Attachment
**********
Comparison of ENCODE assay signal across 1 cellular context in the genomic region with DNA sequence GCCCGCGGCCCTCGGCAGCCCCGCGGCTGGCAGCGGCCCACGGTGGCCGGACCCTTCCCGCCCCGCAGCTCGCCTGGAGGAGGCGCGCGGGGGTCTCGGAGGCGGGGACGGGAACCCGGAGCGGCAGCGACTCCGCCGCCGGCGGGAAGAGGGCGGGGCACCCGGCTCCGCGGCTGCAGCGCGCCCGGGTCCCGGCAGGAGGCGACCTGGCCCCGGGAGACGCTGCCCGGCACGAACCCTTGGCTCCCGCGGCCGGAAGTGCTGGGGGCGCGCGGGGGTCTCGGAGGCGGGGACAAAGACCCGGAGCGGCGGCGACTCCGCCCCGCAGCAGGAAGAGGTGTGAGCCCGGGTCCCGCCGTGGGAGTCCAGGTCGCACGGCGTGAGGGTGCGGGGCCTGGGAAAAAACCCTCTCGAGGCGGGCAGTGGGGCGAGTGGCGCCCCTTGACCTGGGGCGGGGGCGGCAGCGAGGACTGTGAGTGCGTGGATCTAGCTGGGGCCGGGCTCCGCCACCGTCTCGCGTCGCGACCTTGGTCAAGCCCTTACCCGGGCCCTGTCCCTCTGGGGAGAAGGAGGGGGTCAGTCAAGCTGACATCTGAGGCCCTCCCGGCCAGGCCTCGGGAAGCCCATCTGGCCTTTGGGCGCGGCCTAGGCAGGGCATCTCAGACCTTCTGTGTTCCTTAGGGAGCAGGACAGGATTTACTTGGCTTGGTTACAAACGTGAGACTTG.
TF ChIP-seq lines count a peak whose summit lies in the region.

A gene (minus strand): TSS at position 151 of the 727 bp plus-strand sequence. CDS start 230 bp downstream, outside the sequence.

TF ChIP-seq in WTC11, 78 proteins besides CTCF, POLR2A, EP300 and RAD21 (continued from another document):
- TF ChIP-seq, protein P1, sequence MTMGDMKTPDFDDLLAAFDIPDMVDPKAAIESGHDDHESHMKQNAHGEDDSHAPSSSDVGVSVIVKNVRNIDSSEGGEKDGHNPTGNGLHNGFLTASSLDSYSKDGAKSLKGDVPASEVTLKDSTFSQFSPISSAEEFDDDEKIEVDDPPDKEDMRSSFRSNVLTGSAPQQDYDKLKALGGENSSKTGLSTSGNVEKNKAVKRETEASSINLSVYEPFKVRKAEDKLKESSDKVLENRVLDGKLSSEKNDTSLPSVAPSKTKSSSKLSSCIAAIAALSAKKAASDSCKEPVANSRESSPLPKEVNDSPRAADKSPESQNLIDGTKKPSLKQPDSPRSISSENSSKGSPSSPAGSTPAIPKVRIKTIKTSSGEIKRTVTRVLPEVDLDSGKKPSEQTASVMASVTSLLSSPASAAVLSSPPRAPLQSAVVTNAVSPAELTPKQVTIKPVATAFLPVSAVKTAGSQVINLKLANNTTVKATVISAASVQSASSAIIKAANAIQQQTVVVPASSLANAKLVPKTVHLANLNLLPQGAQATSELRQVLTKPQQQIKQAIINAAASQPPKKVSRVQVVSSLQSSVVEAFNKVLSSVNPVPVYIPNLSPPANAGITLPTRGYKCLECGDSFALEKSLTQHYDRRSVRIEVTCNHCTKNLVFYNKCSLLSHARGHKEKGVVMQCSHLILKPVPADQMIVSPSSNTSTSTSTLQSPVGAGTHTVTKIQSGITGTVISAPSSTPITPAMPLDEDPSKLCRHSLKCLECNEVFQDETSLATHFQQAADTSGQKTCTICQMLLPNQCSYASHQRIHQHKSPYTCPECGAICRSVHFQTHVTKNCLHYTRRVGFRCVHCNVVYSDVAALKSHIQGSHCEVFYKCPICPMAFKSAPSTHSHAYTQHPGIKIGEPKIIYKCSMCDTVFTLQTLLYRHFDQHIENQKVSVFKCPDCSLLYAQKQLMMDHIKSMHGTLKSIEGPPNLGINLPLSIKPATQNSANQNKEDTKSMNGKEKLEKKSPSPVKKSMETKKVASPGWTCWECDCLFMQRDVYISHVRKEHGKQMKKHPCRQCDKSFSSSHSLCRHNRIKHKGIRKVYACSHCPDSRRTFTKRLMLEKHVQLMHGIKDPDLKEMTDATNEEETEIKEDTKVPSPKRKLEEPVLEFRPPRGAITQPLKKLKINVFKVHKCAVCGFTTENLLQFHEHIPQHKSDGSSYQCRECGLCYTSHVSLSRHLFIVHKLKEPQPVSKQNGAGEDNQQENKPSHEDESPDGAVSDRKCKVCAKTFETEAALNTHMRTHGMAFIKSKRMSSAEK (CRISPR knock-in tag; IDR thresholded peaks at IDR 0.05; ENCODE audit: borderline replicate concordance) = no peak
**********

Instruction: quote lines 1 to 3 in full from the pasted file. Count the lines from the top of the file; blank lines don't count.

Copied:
Comparison of ENCODE assay signal across 1 cellular context in the genomic region with DNA sequence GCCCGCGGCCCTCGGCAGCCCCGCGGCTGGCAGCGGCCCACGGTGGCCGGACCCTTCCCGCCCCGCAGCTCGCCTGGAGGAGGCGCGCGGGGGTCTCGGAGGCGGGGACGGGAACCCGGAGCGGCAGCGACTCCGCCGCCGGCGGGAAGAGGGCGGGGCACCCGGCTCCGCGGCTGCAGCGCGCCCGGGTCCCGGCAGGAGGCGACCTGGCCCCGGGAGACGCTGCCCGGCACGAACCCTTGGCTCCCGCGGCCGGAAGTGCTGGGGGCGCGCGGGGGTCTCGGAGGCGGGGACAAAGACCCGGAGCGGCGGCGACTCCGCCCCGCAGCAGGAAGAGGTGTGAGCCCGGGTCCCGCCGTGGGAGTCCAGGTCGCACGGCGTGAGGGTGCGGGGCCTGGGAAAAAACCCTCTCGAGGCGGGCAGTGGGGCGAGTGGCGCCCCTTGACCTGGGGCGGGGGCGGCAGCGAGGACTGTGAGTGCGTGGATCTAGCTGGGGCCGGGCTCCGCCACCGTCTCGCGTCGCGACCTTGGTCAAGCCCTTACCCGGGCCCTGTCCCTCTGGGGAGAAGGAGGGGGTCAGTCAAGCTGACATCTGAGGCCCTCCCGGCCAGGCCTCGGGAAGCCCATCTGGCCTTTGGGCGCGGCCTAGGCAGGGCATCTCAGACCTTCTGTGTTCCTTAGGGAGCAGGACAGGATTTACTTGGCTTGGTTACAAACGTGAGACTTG.
TF ChIP-seq lines count a peak whose summit lies in the region.

A gene (minus strand): TSS at position 151 of the 727 bp plus-strand sequence. CDS start 230 bp downstream, outside the sequence.